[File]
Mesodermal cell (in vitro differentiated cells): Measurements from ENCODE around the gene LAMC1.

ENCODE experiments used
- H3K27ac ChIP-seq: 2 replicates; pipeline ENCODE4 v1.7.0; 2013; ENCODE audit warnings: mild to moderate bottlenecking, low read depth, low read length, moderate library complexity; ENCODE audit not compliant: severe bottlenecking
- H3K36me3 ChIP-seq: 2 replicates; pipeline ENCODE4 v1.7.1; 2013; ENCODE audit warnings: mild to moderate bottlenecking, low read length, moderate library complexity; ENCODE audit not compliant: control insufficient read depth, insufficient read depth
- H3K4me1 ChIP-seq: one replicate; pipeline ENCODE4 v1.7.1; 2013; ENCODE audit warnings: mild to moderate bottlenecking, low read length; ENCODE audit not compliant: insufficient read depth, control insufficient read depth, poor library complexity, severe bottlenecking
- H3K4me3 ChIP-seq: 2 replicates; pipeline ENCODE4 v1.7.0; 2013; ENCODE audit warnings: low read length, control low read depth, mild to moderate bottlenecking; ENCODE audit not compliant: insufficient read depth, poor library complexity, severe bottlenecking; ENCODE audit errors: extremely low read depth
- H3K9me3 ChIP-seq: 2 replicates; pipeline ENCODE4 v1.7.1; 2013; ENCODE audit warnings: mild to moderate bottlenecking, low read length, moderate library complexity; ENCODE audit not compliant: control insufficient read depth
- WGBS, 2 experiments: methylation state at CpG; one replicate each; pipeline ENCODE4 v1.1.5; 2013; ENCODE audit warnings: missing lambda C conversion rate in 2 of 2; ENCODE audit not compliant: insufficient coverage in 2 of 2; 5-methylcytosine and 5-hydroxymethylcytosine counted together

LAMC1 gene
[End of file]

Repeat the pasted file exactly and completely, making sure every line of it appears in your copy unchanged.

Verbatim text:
Mesodermal cell (in vitro differentiated cells): Measurements from ENCODE around the gene LAMC1.

ENCODE experiments used
- H3K27ac ChIP-seq: 2 replicates; pipeline ENCODE4 v1.7.0; 2013; ENCODE audit warnings: mild to moderate bottlenecking, low read depth, low read length, moderate library complexity; ENCODE audit not compliant: severe bottlenecking
- H3K36me3 ChIP-seq: 2 replicates; pipeline ENCODE4 v1.7.1; 2013; ENCODE audit warnings: mild to moderate bottlenecking, low read length, moderate library complexity; ENCODE audit not compliant: control insufficient read depth, insufficient read depth
- H3K4me1 ChIP-seq: one replicate; pipeline ENCODE4 v1.7.1; 2013; ENCODE audit warnings: mild to moderate bottlenecking, low read length; ENCODE audit not compliant: insufficient read depth, control insufficient read depth, poor library complexity, severe bottlenecking
- H3K4me3 ChIP-seq: 2 replicates; pipeline ENCODE4 v1.7.0; 2013; ENCODE audit warnings: low read length, control low read depth, mild to moderate bottlenecking; ENCODE audit not compliant: insufficient read depth, poor library complexity, severe bottlenecking; ENCODE audit errors: extremely low read depth
- H3K9me3 ChIP-seq: 2 replicates; pipeline ENCODE4 v1.7.1; 2013; ENCODE audit warnings: mild to moderate bottlenecking, low read length, moderate library complexity; ENCODE audit not compliant: control insufficient read depth
- WGBS, 2 experiments: methylation state at CpG; one replicate each; pipeline ENCODE4 v1.1.5; 2013; ENCODE audit warnings: missing lambda C conversion rate in 2 of 2; ENCODE audit not compliant: insufficient coverage in 2 of 2; 5-methylcytosine and 5-hydroxymethylcytosine counted together

LAMC1 gene